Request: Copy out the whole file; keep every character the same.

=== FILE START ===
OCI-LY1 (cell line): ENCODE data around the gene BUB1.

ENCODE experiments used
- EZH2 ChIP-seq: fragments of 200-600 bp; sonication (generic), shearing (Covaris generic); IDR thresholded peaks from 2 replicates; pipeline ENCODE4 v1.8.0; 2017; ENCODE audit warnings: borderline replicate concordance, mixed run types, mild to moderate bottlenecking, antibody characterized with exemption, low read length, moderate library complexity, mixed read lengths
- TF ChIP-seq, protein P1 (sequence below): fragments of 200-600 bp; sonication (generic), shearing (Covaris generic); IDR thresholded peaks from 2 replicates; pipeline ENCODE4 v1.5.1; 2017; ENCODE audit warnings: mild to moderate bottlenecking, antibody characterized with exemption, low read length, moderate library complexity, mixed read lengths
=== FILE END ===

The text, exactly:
OCI-LY1 (cell line): ENCODE data around the gene BUB1.

ENCODE experiments used
- EZH2 ChIP-seq: fragments of 200-600 bp; sonication (generic), shearing (Covaris generic); IDR thresholded peaks from 2 replicates; pipeline ENCODE4 v1.8.0; 2017; ENCODE audit warnings: borderline replicate concordance, mixed run types, mild to moderate bottlenecking, antibody characterized with exemption, low read length, moderate library complexity, mixed read lengths
- TF ChIP-seq, protein P1 (sequence below): fragments of 200-600 bp; sonication (generic), shearing (Covaris generic); IDR thresholded peaks from 2 replicates; pipeline ENCODE4 v1.5.1; 2017; ENCODE audit warnings: mild to moderate bottlenecking, antibody characterized with exemption, low read length, moderate library complexity, mixed read lengths